The two recent government-linked initial public offerings (IPO), namely the Global Logistic Properties (GLP) and Mapletree Industrial Trust (MIT), saw their trading debut of their shares/units on the Singapore Exchange. On Day One of trading, GLP closed up 10.7 per cent to $2.17 (from $1.96), whereas MIT closed up 24.7 per cent to $1.16 (from $0.93). The volumes traded on that day were 514 million shares and 345 million units respectively.
Global Logistic Properties allocated 91.3 per cent of the total issue as international placement, which includes institutional and other investors in Singapore. Only 8.7 per cent of the total or 102 million shares was for public offer.
Mapletree Industrial Trust allocated 82.2 per cent as international placement and 17.8 per cent for public offer or 106 million units.
Clearly, Day One trading volumes of both counters far exceed the public offer numbers. The placement shares/units were in the thick of the actions. These placement shares/units are often placed with rich investors with deep pockets and institutional investors. They are often placed in a privileged position to gain from these red-hot IPOs.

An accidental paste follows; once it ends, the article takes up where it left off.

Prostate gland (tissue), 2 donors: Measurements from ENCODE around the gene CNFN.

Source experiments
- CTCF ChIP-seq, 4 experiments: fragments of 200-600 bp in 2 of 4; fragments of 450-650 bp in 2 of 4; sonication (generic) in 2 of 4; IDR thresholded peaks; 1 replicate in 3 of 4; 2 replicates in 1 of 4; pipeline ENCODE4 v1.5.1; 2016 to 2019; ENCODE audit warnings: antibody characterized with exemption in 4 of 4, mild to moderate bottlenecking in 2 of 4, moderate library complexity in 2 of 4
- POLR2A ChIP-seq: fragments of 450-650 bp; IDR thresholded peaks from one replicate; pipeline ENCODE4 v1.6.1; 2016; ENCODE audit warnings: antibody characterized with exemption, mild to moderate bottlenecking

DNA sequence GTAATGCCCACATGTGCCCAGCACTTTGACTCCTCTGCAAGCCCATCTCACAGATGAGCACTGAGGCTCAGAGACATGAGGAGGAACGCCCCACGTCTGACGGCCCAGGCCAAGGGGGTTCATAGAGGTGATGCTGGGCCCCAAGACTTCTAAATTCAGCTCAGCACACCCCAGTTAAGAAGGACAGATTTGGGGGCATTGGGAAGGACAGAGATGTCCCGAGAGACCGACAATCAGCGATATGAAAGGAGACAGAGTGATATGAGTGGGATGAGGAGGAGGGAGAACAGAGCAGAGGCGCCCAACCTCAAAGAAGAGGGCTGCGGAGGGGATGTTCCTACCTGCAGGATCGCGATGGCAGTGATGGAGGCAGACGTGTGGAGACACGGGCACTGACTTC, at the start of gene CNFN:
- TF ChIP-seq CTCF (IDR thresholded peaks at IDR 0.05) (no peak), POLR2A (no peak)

Imagine the staggering amounts of gains made on Day One:
GLP – Gain of $107 million
MIT – Gain of $79 million
These gains are the result of just being selected to invest in the shares/units and investors off-load them on the Singapore Exchange on the first day of trading. Included in these were also retail investors albeit a minor portion.
It is well known that the richer class has the privilege and they get the first bite of the cherry. The retail investors had to contend with applying the IPO and hoping that they were successful during the ballot.
Copyright © 2010, limkimtong for Living Investment
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